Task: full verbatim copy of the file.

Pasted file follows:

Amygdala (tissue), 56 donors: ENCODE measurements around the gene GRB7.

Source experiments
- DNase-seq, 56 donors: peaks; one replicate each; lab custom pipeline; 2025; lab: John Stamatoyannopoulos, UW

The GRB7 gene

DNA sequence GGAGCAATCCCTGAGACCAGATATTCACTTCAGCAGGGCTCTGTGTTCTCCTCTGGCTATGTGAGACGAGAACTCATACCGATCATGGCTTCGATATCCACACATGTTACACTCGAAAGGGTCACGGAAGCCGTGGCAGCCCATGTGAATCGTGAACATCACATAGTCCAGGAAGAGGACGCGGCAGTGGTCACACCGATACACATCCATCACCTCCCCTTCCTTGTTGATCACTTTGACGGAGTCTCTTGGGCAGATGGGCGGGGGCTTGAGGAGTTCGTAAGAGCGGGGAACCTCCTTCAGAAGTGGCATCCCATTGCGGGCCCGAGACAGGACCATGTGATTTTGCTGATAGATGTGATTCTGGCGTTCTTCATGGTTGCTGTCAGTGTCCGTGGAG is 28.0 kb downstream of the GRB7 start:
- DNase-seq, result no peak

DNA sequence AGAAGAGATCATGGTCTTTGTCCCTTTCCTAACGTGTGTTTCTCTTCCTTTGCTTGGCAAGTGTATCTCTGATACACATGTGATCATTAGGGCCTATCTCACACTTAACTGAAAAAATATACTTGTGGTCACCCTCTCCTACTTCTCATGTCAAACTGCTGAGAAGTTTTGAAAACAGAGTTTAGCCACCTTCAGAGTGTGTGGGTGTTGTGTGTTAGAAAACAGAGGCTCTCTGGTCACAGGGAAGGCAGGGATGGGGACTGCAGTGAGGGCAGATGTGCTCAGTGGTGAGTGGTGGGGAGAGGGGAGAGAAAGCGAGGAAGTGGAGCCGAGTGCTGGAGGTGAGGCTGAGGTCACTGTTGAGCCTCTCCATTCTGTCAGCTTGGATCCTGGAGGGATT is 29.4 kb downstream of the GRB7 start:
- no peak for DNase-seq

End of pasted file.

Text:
Amygdala (tissue), 56 donors: ENCODE measurements around the gene GRB7.

Source experiments
- DNase-seq, 56 donors: peaks; one replicate each; lab custom pipeline; 2025; lab: John Stamatoyannopoulos, UW

The GRB7 gene

DNA sequence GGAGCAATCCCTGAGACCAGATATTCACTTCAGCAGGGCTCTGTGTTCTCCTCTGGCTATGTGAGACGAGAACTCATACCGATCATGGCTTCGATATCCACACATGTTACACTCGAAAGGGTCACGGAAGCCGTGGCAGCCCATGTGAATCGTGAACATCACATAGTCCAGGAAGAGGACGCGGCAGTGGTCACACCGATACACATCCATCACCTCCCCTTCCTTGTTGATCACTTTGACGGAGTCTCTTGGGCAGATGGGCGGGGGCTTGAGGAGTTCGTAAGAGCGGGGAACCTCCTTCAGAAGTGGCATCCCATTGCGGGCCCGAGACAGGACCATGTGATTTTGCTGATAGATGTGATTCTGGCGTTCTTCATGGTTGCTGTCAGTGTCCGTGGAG is 28.0 kb downstream of the GRB7 start:
- DNase-seq, result no peak

DNA sequence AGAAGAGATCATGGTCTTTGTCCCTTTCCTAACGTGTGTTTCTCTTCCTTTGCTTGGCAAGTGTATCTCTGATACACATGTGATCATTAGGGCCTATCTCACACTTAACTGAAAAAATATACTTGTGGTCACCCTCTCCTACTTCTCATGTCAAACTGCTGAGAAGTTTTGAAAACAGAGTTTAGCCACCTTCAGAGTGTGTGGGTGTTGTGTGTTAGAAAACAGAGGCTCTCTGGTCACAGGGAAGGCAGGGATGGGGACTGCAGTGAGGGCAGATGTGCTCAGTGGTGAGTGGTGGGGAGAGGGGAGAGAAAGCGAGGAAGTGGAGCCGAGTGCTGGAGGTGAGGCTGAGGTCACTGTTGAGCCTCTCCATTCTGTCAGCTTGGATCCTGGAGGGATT is 29.4 kb downstream of the GRB7 start:
- no peak for DNase-seq